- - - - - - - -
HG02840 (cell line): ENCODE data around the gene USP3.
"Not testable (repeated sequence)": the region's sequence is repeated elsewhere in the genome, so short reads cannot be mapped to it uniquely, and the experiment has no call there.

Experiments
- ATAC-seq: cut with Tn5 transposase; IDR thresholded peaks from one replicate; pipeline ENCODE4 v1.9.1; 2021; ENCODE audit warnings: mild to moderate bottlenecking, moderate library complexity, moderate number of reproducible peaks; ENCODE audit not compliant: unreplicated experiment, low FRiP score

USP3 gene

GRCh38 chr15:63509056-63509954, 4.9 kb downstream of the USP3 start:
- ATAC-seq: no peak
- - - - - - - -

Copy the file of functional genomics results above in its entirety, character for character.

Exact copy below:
HG02840 (cell line): ENCODE data around the gene USP3.
"Not testable (repeated sequence)": the region's sequence is repeated elsewhere in the genome, so short reads cannot be mapped to it uniquely, and the experiment has no call there.

Experiments
- ATAC-seq: cut with Tn5 transposase; IDR thresholded peaks from one replicate; pipeline ENCODE4 v1.9.1; 2021; ENCODE audit warnings: mild to moderate bottlenecking, moderate library complexity, moderate number of reproducible peaks; ENCODE audit not compliant: unreplicated experiment, low FRiP score

USP3 gene

GRCh38 chr15:63509056-63509954, 4.9 kb downstream of the USP3 start:
- ATAC-seq: no peak